In April of last year, the UC Berkeley Labor Center and UCLA Center for Health Policy Research published a report It is estimated that 3.2 million Californians would remain without health insurance in 2022. Separate study by the Public Policy Institute of California found that almost half of that number were immigrants, and of them a significant number of them were undocumented. In fact, the Labor Center’s findings suggest that 1.27 million undocumented immigrants in California do not have health insurance.
Three million is a big number, but it’s far fewer than in the recent past — and it’s a number that’s likely to shrink significantly in the coming years if Gov. Newsom’s just-released budget for 2022-23 comes to fruition State expands MediCal coverage to undocumented adults of all ages.
Newsom’s proposal, which for years has been something of a holy grail for health care reformers and immigrant rights advocates in the state, is the latest in a long line of reforms California has adopted over the past decade since its political leaders proceeded confidently to fill as many gaps in their health screen as possible. The result has been that the proportion of the uninsured in the state has more than decreased 20 percent of its population, or 7 million people under the age of 65 a decade ago — putting it in competition with states like Texas for the highest percentage of its population without health insurance — to just over 8 percent today.
After passing the Affordable Care Act, the state created its Overcast California insurance exchange, and then pumped millions of dollars into public relations campaigns to let low-income and minority communities know that health care is now affordable and accessible to millions of previously uninsured individuals and families. 2016 the state took the tab Extending MediCal to undocumented children under the age of 18 – a reform the FBI would not pay for. 2019 legislature raised the age limit Include undocumented residents under the age of 26. The reform came into effect in 2020, just before the pandemic took root. Last summer, Newsom signed legislation making low-income Californians age 50 and older eligible for MediCal; overnight about 235,000 undocumented residents in this age group qualified for healthcare.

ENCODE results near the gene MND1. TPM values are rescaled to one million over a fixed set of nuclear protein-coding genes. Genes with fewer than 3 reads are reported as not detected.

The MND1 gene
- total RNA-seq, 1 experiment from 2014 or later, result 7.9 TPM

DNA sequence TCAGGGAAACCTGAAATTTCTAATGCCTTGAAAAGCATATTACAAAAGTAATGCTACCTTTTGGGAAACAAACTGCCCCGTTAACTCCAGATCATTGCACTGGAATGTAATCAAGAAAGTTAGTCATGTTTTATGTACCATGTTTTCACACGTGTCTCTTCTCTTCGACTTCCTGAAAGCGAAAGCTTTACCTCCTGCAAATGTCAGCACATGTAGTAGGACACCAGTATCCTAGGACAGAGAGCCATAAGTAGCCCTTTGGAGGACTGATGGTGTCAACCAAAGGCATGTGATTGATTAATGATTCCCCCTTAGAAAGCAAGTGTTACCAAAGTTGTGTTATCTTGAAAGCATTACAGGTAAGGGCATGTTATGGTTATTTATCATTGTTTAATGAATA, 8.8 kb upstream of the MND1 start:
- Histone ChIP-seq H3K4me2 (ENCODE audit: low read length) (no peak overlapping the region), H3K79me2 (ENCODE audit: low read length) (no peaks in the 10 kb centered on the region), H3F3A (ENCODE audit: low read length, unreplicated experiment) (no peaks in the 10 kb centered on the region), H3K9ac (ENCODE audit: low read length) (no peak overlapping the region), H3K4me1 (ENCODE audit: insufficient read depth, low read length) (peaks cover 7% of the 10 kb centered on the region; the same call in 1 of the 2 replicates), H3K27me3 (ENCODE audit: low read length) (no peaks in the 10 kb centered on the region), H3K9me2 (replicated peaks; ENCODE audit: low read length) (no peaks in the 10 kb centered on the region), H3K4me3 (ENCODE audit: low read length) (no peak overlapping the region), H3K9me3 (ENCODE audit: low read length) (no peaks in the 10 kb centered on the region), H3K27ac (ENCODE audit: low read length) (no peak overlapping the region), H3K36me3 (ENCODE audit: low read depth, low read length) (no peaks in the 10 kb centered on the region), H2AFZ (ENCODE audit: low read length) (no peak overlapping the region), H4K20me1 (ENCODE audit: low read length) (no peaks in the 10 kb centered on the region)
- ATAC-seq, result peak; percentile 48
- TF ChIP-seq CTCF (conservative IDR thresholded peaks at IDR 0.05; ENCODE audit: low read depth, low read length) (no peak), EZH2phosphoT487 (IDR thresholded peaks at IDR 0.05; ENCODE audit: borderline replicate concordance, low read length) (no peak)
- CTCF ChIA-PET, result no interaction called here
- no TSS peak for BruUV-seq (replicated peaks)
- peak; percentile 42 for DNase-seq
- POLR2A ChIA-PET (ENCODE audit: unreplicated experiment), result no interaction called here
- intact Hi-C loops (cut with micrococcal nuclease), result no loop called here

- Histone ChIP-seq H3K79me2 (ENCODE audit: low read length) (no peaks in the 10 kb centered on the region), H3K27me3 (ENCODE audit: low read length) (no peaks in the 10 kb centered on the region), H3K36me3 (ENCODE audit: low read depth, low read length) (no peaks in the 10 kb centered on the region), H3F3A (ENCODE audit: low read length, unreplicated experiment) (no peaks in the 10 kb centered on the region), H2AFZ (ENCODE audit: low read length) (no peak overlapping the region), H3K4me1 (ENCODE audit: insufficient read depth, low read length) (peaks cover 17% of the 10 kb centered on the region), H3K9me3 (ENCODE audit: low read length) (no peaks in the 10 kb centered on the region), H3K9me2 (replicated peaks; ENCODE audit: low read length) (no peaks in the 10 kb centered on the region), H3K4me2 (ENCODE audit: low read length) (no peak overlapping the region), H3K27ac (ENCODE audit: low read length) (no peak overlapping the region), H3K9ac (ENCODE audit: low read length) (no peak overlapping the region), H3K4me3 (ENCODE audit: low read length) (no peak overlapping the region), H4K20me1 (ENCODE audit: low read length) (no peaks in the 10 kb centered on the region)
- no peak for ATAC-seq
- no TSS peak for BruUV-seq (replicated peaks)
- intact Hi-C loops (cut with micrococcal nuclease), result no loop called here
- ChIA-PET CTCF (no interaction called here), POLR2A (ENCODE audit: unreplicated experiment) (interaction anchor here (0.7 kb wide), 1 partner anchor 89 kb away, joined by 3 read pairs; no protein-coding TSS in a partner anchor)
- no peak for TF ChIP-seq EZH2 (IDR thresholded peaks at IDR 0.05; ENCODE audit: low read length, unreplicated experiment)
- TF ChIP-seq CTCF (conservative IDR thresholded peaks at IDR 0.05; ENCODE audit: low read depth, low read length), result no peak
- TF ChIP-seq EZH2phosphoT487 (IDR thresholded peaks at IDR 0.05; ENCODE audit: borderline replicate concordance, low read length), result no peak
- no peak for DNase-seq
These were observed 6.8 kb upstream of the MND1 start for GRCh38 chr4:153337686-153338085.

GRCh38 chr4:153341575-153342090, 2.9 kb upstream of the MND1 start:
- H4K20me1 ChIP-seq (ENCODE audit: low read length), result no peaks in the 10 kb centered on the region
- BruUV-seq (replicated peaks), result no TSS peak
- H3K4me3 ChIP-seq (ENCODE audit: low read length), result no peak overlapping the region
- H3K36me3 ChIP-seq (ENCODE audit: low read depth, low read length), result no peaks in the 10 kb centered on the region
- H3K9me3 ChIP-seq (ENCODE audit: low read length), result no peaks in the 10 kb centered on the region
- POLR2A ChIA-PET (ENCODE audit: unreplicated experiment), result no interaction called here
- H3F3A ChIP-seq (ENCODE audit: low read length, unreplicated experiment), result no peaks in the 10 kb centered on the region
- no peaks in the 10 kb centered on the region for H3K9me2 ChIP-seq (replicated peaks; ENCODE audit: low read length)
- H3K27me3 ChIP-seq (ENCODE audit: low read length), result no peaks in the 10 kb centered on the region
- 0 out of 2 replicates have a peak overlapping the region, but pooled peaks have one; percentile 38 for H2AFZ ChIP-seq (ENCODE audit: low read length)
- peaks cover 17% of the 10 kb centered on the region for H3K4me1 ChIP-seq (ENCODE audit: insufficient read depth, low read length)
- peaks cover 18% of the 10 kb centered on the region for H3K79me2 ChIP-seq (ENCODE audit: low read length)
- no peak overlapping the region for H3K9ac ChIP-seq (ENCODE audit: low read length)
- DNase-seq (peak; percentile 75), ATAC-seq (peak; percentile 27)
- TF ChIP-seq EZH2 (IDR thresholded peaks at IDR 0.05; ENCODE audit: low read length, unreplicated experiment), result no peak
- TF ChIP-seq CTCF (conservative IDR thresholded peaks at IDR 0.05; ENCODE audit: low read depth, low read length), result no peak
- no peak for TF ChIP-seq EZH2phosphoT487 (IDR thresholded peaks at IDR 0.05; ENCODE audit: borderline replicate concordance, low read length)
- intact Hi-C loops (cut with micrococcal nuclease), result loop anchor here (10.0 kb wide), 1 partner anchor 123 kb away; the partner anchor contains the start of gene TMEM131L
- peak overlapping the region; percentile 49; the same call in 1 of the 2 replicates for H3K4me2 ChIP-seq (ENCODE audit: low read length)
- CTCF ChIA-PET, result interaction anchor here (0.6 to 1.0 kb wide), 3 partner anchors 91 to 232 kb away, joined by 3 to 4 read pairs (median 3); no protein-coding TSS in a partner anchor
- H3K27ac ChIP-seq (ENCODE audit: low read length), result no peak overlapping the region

Now that California is in the luxurious position of having one budget surplus of many tens of billions of dollars is Newsom suggest Expand MediCal to low-income undocumented immigrants from 2024 Everyone age groups, as well as hundreds of thousands of other low-income residents under the age of 65 across the state. True, it’s not quite the single-payer universal health care system advocated by Rep. Ash Kalra’s AB 1,400, a massive $400 billion proposal currently under discussion in Assembly committees; but it is a big step towards universal health coverage. And given the sticker shock associated with converting a fragmented private healthcare system to a payer system, Newsom’s plan is one of many ambitious proposals included in his $286 billion budget, it is almost certainly more likely to survive struggles in the legislature and garner more public support in the coming year than a single payer proposal. If it survives and he wins re-election, he then has four years to seal the deal and effectively move the state to universal coverage, albeit more of a patchwork quilt than a single-payer system.